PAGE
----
“Birdsong is heaven — the best medicine, shut your eyes and listen”

The great lawnmowing debate started by Monty Don a few weeks back — where do you stand: to mow or not to mow?

Not mow!  Let the grass have a life.  I love meadows they do need a little mowing but only in the autumn, it’s a crime that we have forsaken our wildflower meadows for petrol lawn mowers and Flymos.  When I was at Kew I remember not being able to perfect the way posh lawns are mown to have stripes in them, who cares, it’s odd and very controlling, not what gardening should be.  Lawns aren’t in the garden of the Eden, nature made meadows! I find mown lawns sad — some people are fanatic now about how they have them treating them like carpets that need to be hovered, the sun comes out and all you can hear are mowers and leaf blowers drowning out the birds — let’s make that a known annoyance.

I have to blame this trend of the gardens being seen as another room to the house; this is ok to an extent but please let a garden in part be rugged and free, not uptight and clipped, let it be alive. You can mow paths through large areas of grass to have bits kept short for picnics and sunbathing — and anyway, with climate change mown grass just goes brown in any case!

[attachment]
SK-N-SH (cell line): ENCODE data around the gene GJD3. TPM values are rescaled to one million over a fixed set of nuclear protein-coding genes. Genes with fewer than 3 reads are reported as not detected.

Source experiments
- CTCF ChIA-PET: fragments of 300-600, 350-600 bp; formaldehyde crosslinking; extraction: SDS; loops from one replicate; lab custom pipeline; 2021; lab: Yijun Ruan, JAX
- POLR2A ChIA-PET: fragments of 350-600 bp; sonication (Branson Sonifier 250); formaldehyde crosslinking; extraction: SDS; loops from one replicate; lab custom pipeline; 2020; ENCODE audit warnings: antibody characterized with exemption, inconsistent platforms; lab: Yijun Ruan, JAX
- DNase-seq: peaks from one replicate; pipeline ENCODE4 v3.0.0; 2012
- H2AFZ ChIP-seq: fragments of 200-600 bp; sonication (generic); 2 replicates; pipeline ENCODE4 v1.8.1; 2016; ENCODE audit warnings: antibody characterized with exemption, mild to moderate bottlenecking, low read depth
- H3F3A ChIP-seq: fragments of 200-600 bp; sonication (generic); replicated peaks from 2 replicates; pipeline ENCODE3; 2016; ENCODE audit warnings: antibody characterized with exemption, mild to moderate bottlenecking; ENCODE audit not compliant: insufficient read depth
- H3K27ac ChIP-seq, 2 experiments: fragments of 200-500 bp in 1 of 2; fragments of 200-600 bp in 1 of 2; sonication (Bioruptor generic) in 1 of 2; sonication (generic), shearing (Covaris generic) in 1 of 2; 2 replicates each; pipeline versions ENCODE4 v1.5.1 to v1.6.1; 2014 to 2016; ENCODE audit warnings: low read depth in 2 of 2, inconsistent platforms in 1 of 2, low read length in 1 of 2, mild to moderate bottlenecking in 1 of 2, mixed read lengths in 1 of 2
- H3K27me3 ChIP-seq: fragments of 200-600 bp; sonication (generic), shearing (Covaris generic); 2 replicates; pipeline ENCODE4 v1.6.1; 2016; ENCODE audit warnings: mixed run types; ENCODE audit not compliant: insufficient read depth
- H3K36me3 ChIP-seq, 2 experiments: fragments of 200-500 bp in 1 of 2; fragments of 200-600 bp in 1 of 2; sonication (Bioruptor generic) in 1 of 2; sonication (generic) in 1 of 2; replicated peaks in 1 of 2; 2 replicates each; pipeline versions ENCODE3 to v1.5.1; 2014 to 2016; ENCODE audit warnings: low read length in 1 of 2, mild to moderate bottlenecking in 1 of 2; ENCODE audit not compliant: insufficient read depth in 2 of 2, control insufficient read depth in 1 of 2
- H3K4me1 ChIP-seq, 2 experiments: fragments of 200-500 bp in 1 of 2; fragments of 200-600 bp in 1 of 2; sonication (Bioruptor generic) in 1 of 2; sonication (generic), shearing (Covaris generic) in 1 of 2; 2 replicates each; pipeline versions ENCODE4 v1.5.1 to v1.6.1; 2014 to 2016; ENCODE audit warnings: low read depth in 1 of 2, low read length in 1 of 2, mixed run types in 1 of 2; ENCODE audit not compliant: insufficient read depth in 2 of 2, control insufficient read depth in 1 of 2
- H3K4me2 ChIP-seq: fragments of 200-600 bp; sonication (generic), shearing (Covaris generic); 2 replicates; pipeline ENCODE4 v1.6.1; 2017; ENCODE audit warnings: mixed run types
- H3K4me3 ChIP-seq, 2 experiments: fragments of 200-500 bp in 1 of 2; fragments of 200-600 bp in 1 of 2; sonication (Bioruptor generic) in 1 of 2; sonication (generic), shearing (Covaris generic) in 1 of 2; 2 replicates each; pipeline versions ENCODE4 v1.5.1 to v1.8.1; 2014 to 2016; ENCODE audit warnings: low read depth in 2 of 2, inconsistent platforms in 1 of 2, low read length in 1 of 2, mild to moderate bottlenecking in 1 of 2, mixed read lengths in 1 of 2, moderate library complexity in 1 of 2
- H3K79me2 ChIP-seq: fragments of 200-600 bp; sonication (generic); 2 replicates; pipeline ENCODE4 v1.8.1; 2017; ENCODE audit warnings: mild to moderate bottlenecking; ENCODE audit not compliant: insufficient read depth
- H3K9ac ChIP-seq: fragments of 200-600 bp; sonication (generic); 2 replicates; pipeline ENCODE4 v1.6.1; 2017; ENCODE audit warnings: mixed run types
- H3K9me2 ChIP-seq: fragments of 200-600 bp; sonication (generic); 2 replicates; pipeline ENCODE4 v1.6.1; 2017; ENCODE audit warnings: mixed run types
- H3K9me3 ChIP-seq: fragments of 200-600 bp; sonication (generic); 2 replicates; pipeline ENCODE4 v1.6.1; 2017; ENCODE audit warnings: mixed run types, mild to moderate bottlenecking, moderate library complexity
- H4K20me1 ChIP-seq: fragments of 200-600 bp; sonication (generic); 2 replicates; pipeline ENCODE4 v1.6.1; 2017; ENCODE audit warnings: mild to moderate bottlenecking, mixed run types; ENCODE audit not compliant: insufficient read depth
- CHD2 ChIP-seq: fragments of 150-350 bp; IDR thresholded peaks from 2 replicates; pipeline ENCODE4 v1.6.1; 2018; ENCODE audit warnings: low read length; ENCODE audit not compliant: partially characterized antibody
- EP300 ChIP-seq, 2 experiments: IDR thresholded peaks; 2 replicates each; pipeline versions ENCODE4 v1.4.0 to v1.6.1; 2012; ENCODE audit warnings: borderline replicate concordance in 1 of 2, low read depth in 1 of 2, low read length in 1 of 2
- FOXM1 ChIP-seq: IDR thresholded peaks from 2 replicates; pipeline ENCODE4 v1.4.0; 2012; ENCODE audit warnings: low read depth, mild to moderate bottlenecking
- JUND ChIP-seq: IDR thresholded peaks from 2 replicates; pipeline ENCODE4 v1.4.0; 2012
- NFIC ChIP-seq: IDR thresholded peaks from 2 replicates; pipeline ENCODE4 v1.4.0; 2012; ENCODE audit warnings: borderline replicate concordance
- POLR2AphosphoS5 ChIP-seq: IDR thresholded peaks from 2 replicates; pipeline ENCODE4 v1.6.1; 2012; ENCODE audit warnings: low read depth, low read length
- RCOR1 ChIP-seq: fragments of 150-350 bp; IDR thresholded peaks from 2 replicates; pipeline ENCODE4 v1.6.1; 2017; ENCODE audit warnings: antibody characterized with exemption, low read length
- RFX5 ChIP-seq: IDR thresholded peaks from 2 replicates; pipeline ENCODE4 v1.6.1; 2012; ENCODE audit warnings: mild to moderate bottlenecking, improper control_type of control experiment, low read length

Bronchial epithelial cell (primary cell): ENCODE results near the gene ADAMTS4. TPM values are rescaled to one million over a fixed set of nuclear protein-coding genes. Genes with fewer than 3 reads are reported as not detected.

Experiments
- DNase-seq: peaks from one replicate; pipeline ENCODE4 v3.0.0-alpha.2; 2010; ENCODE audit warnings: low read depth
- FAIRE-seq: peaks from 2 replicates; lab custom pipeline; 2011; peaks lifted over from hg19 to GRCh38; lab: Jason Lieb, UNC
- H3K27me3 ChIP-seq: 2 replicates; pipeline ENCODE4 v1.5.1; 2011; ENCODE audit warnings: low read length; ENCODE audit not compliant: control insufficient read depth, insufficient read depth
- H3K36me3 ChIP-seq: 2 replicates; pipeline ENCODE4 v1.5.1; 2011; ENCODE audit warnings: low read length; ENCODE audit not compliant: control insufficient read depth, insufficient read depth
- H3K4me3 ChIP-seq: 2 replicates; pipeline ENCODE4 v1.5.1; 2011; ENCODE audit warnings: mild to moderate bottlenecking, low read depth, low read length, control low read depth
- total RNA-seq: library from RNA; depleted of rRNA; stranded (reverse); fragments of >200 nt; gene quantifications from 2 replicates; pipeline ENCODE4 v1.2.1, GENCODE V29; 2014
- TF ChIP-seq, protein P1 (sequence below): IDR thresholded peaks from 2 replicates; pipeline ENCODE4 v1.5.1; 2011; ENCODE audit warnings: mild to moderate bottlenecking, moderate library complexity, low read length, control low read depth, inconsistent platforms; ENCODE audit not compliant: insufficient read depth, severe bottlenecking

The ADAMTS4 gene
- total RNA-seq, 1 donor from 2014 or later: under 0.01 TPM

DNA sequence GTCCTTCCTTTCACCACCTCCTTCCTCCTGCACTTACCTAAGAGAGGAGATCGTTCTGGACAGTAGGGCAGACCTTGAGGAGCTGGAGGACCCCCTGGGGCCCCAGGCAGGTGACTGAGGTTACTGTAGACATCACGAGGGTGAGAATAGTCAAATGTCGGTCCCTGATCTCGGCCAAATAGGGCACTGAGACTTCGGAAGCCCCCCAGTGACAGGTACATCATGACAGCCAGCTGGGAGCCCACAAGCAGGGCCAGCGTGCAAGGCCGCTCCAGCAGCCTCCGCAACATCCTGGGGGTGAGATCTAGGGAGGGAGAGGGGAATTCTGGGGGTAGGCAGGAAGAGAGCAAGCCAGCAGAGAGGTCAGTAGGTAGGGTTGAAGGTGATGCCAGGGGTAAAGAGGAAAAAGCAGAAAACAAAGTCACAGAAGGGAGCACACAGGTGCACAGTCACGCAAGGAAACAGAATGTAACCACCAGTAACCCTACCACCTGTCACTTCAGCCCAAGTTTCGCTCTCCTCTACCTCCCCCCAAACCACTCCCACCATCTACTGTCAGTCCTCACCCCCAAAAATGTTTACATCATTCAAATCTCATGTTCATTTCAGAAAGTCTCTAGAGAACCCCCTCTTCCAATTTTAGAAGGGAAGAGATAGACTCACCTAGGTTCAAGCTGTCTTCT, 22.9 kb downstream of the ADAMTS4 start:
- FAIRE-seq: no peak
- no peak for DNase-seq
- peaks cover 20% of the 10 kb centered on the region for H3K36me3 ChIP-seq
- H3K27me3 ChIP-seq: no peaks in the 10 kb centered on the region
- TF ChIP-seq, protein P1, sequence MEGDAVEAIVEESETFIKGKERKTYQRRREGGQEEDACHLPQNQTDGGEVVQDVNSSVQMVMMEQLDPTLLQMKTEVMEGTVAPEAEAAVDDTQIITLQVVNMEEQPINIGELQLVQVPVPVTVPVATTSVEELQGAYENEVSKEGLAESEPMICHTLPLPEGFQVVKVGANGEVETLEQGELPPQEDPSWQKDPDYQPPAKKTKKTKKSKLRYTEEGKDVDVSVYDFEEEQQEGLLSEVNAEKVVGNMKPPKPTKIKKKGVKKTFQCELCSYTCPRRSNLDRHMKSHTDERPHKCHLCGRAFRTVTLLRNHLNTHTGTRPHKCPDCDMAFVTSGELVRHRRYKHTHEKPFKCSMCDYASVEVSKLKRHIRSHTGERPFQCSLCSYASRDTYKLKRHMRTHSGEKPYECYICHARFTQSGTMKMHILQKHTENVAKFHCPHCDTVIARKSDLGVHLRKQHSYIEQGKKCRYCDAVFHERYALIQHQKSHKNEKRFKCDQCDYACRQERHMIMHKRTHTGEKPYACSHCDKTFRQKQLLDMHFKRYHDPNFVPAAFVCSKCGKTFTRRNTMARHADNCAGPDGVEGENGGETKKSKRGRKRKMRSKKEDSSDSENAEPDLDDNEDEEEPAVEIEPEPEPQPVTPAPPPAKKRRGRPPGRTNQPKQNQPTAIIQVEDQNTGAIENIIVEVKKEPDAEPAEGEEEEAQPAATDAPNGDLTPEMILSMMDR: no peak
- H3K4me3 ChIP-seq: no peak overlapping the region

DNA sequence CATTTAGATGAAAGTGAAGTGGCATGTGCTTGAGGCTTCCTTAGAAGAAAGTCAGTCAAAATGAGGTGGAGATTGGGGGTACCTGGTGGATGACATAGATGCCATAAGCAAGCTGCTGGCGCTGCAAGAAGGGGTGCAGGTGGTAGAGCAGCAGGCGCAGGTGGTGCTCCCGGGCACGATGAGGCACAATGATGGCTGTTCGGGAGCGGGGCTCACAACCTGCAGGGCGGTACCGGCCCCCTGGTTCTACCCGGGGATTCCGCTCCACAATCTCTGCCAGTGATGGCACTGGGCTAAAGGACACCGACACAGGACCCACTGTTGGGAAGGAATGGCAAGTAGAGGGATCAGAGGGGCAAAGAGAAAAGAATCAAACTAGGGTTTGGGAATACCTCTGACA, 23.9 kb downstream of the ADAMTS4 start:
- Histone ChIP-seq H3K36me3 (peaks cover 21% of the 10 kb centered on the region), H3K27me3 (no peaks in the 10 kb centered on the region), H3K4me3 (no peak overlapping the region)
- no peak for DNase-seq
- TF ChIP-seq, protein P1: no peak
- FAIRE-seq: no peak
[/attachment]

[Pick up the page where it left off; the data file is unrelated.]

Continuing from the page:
You’re famous for your love of chickens — can they be helpful in gardens?

Not exactly helpful!  At the end of the day hens scratch and peck but then I suppose dogs dig and walk-through flower beds too!  Hens certainly add a lot of personality to a plot though – they are the best and are charming company too.

Their droppings when composted offer great manure – in fact it’s particularly brilliant for sweet peas, dahlias and pumpkins. They do also assist very willingly in slug and snail patrol.  However – they need to be careful as too many of these result in chickens with poorly tummies.  The slugs pass worms onto the chickens so you then have to worm your hens with something called Flubenvet.  It’s just like worming a cat or dog once a year!